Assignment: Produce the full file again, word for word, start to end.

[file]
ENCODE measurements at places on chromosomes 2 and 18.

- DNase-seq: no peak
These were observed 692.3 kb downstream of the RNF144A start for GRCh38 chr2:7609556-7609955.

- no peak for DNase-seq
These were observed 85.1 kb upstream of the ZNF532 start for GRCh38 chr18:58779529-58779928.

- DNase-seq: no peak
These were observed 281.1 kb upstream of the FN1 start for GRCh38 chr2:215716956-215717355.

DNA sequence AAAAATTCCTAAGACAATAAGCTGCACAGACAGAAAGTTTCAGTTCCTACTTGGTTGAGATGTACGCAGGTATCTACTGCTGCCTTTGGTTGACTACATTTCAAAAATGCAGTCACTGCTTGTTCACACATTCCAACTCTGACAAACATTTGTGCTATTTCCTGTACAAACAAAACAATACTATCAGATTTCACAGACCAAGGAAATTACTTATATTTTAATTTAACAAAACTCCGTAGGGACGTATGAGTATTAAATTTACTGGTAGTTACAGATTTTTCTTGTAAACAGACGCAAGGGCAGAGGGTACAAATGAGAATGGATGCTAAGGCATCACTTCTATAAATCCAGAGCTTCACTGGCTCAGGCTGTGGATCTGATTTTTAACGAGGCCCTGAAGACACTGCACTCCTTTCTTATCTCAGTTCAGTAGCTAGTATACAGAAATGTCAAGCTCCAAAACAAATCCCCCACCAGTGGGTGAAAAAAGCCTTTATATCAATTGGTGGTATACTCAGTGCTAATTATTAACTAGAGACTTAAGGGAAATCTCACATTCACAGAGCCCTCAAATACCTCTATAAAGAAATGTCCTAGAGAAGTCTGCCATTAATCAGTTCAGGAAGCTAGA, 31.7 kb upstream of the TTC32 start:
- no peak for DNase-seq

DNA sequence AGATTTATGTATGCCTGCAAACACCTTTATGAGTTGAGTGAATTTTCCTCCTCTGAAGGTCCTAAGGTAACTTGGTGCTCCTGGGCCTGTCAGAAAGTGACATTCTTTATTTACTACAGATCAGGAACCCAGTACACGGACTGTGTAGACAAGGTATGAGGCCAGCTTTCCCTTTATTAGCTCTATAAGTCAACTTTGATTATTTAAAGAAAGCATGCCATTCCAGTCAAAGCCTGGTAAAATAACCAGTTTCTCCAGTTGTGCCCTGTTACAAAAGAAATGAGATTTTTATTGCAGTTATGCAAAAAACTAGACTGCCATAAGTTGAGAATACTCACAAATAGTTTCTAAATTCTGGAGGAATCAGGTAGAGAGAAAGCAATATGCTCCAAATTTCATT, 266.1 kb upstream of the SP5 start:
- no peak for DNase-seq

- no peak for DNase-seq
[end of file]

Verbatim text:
ENCODE measurements at places on chromosomes 2 and 18.

- DNase-seq: no peak
These were observed 692.3 kb downstream of the RNF144A start for GRCh38 chr2:7609556-7609955.

- no peak for DNase-seq
These were observed 85.1 kb upstream of the ZNF532 start for GRCh38 chr18:58779529-58779928.

- DNase-seq: no peak
These were observed 281.1 kb upstream of the FN1 start for GRCh38 chr2:215716956-215717355.

DNA sequence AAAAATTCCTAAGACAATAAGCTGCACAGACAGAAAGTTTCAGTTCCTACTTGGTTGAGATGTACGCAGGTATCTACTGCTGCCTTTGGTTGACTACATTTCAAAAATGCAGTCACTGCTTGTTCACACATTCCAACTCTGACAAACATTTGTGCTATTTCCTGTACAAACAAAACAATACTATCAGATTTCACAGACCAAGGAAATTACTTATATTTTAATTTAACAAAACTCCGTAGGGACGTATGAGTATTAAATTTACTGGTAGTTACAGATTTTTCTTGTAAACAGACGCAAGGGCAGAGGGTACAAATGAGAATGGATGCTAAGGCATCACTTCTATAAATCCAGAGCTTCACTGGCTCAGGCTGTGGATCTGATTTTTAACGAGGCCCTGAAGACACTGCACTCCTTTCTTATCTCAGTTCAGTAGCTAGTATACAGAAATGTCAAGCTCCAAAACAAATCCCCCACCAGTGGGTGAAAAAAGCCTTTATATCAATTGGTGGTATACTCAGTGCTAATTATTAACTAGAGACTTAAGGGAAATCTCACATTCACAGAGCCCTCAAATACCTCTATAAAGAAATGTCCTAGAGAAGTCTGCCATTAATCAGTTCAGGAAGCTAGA, 31.7 kb upstream of the TTC32 start:
- no peak for DNase-seq

DNA sequence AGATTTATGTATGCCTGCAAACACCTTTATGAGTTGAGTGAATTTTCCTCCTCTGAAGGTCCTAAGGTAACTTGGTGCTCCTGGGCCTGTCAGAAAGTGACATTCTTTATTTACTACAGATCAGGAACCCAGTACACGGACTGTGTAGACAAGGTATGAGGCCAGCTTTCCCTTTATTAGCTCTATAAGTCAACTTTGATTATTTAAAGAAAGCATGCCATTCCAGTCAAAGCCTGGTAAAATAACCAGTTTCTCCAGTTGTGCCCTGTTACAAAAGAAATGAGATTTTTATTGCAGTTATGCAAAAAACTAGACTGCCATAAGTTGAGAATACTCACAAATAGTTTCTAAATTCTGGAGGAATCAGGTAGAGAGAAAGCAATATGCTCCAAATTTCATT, 266.1 kb upstream of the SP5 start:
- no peak for DNase-seq

- no peak for DNase-seq